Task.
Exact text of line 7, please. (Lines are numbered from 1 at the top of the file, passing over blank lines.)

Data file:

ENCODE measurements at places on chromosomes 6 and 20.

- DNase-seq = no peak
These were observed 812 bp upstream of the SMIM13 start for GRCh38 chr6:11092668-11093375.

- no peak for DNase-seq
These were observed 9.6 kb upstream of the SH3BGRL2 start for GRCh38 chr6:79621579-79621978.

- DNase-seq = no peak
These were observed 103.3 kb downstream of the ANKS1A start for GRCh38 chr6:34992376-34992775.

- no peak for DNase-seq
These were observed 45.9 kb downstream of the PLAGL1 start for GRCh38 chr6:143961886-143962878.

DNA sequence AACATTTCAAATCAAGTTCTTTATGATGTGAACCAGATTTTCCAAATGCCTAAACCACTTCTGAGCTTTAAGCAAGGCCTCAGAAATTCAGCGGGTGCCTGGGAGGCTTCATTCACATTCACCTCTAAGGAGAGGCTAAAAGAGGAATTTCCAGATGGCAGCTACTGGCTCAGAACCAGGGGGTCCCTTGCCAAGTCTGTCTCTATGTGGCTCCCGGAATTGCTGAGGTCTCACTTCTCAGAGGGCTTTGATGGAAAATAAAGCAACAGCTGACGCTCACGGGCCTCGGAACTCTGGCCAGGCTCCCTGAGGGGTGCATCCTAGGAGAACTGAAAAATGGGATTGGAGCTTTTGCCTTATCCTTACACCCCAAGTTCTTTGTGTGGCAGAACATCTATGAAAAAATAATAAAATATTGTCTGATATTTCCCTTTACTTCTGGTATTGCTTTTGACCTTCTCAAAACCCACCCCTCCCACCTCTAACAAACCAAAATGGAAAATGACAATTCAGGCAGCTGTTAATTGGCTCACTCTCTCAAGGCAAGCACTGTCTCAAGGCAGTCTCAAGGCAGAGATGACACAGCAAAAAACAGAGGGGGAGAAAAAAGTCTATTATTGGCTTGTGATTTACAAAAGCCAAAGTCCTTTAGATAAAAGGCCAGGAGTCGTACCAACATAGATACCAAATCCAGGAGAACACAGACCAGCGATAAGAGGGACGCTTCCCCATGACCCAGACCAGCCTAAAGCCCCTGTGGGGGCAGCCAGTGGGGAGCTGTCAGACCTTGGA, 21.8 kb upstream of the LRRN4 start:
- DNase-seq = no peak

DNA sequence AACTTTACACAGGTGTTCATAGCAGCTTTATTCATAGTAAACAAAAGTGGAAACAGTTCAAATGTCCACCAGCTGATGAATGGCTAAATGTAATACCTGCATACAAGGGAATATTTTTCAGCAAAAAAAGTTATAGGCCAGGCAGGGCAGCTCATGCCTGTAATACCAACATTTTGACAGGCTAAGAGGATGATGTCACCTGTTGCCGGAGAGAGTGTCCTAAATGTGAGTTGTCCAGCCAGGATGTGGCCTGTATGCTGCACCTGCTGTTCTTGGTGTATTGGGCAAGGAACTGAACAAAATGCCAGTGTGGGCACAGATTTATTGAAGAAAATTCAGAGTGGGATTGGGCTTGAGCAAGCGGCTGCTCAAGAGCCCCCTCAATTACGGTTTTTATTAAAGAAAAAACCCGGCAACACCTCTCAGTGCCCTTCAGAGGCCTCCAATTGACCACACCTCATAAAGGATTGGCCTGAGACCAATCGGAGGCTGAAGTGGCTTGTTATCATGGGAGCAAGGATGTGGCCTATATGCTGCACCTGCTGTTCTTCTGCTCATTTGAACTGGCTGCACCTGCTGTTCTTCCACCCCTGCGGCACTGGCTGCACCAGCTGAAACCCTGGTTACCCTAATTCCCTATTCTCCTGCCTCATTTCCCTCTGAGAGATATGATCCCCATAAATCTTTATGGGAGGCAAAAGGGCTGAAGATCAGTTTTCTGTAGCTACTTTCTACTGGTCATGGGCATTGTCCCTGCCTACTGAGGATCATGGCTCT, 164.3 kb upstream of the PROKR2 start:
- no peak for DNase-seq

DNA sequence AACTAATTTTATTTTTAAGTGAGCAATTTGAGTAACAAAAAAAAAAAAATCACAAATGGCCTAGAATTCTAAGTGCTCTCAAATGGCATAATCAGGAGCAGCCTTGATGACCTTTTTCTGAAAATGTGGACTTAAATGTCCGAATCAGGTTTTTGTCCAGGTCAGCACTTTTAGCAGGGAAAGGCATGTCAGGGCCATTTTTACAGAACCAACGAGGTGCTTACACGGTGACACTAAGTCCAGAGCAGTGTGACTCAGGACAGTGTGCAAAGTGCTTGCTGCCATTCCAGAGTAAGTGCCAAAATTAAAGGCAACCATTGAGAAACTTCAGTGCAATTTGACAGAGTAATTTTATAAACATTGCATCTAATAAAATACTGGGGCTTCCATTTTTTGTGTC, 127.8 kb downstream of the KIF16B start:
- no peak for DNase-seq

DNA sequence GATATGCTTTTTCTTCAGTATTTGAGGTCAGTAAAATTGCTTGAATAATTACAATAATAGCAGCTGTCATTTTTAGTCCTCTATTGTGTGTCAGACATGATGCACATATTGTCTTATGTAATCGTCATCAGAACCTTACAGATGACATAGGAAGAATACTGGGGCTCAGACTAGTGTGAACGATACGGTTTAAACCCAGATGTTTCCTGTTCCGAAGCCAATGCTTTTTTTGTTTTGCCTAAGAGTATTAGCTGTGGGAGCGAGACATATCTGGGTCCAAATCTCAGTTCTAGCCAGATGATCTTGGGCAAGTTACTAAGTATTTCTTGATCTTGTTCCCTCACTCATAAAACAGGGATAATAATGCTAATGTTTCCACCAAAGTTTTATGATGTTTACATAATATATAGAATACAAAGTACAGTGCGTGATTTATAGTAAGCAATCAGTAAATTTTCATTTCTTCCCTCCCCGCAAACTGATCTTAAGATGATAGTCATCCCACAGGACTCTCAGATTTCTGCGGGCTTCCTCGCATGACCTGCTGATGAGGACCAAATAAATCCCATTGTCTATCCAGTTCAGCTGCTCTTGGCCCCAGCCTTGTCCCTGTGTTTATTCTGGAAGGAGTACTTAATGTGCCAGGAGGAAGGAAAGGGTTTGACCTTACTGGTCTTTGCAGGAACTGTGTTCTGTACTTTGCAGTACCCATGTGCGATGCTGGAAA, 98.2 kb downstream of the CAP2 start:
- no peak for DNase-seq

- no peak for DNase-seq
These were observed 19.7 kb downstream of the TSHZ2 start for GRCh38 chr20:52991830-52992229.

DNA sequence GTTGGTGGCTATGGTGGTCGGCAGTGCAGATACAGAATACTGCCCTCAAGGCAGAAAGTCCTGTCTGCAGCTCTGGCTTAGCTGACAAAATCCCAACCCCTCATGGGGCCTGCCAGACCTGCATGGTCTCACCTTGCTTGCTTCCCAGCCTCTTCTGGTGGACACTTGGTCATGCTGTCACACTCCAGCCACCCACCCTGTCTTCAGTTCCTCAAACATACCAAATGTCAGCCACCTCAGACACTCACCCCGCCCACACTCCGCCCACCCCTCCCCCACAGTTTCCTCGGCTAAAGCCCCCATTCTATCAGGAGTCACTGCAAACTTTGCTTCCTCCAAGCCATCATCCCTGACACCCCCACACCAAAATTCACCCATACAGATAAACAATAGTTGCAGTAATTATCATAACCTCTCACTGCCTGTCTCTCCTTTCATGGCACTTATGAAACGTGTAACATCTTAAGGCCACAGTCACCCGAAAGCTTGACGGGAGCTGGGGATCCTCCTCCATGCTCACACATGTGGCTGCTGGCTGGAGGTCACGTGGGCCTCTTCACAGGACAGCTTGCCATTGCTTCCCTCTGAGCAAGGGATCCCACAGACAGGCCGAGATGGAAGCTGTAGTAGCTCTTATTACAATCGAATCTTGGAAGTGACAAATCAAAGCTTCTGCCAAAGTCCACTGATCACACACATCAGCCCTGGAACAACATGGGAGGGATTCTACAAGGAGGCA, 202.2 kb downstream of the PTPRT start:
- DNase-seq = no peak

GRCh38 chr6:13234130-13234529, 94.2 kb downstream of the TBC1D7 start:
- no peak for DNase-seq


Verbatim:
These were observed 103.3 kb downstream of the ANKS1A start for GRCh38 chr6:34992376-34992775.